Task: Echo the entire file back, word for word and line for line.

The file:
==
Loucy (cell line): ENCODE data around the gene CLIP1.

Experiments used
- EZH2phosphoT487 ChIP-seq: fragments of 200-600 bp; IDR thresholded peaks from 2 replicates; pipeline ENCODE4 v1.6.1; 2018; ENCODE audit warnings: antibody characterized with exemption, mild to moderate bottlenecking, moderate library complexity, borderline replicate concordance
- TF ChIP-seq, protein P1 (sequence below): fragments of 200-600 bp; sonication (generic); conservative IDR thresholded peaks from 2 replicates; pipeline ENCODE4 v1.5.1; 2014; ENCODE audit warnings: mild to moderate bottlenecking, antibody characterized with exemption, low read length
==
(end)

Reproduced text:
Loucy (cell line): ENCODE data around the gene CLIP1.

Experiments used
- EZH2phosphoT487 ChIP-seq: fragments of 200-600 bp; IDR thresholded peaks from 2 replicates; pipeline ENCODE4 v1.6.1; 2018; ENCODE audit warnings: antibody characterized with exemption, mild to moderate bottlenecking, moderate library complexity, borderline replicate concordance
- TF ChIP-seq, protein P1 (sequence below): fragments of 200-600 bp; sonication (generic); conservative IDR thresholded peaks from 2 replicates; pipeline ENCODE4 v1.5.1; 2014; ENCODE audit warnings: mild to moderate bottlenecking, antibody characterized with exemption, low read length